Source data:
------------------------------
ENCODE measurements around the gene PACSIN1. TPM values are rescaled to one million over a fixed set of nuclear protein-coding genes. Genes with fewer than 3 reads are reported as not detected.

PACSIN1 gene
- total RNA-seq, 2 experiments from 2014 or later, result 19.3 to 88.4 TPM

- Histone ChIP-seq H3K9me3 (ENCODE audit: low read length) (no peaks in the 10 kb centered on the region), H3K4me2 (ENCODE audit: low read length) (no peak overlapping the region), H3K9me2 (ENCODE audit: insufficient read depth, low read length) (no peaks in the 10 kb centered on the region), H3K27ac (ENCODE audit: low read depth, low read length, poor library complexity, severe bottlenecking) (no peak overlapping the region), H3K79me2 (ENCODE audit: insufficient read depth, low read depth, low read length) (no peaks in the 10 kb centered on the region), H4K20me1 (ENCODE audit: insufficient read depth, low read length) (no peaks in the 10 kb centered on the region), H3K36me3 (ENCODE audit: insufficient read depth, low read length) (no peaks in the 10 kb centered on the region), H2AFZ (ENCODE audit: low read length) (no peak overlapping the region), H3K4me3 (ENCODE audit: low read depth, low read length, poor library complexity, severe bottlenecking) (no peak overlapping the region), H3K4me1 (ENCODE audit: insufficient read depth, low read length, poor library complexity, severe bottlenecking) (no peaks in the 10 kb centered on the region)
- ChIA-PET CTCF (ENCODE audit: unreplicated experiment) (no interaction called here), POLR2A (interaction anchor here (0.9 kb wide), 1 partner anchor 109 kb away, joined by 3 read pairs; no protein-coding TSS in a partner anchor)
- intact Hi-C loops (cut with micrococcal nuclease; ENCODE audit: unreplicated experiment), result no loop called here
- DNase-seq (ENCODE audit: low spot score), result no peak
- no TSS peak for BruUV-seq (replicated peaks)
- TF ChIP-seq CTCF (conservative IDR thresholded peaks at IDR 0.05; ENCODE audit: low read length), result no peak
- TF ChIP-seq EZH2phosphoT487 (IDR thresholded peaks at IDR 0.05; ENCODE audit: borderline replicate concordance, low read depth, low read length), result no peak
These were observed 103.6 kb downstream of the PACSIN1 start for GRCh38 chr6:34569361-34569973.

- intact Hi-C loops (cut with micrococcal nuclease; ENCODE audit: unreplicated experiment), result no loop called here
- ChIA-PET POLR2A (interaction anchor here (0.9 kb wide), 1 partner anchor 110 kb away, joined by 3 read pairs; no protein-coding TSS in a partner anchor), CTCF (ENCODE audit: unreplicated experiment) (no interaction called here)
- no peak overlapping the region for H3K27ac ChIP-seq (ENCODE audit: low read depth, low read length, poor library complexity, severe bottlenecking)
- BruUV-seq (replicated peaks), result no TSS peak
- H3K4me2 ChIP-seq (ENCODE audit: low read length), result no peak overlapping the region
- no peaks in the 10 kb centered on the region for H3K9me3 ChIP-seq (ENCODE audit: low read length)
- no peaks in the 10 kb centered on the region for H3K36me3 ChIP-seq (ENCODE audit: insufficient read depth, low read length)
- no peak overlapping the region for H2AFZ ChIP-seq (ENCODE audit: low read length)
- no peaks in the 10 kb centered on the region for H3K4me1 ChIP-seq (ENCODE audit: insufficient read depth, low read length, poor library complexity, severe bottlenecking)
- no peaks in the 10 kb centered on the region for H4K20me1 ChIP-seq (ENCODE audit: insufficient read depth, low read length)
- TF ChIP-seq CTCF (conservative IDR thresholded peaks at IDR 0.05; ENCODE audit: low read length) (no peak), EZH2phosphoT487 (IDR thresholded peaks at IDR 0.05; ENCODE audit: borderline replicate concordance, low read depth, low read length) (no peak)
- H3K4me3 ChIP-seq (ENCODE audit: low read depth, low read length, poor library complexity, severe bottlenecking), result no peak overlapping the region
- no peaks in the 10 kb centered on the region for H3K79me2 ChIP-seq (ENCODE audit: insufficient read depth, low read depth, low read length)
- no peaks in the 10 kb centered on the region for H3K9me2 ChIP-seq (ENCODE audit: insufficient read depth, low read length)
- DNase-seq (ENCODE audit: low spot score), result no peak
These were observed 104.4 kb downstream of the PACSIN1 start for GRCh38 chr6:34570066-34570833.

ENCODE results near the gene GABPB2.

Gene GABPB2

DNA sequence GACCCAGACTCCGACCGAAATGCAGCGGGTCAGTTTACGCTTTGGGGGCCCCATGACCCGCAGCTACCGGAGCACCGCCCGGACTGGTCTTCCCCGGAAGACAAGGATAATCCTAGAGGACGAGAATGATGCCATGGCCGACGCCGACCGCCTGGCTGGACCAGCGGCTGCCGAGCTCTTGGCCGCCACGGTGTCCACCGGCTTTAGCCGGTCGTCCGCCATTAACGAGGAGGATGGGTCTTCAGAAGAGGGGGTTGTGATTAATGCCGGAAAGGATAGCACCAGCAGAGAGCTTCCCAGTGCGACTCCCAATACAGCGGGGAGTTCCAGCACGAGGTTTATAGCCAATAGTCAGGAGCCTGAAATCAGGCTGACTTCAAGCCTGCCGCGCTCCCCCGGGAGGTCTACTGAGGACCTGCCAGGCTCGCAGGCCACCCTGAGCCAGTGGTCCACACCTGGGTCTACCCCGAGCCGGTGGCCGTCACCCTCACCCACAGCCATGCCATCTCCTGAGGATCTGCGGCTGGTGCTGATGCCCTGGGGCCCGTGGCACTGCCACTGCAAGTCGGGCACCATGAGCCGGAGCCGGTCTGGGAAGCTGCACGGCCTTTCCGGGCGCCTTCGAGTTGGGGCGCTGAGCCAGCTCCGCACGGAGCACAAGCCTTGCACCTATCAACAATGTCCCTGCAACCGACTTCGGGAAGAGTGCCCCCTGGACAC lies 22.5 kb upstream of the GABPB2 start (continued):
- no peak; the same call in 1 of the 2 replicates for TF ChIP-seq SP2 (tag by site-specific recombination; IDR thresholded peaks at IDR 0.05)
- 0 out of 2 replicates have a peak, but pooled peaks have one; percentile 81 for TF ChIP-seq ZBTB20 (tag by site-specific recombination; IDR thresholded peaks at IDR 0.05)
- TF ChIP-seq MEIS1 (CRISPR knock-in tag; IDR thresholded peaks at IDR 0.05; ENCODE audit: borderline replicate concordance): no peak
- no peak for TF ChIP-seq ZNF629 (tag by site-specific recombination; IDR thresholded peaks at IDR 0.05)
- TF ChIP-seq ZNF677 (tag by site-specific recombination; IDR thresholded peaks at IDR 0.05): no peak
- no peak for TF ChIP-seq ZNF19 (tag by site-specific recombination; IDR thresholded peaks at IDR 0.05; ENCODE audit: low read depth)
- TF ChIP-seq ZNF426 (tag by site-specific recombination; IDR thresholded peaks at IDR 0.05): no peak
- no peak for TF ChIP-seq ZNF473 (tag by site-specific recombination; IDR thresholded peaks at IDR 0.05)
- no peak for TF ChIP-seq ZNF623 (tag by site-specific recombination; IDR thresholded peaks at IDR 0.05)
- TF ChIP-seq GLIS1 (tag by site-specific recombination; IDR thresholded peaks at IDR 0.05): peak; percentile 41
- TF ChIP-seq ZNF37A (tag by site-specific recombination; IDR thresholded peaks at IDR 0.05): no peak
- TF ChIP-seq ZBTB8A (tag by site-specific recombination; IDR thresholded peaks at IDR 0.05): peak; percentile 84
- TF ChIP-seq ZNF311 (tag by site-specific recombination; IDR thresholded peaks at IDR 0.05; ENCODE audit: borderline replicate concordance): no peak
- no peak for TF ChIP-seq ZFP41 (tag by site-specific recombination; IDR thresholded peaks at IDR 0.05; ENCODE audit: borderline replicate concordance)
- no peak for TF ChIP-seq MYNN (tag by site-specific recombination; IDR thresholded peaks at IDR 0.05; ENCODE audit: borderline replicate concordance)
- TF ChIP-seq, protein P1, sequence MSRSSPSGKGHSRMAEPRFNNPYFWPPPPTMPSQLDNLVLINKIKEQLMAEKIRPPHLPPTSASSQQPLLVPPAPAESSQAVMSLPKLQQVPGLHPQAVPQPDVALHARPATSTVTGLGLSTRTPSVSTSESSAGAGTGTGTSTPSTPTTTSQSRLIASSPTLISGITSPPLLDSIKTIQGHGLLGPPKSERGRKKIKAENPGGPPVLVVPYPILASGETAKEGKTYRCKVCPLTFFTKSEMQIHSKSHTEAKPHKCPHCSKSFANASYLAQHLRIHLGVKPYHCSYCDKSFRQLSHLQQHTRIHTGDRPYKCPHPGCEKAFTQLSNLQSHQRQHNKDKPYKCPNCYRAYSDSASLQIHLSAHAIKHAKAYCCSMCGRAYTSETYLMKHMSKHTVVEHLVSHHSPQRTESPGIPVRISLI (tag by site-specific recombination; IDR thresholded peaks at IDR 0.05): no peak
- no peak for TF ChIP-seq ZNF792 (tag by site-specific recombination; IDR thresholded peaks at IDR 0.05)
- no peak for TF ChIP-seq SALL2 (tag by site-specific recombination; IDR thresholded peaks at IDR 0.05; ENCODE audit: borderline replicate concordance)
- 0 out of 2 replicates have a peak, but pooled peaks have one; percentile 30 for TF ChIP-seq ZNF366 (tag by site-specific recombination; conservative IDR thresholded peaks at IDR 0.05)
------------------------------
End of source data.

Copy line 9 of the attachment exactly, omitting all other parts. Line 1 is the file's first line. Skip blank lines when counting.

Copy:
- TF ChIP-seq CTCF (conservative IDR thresholded peaks at IDR 0.05; ENCODE audit: low read length), result no peak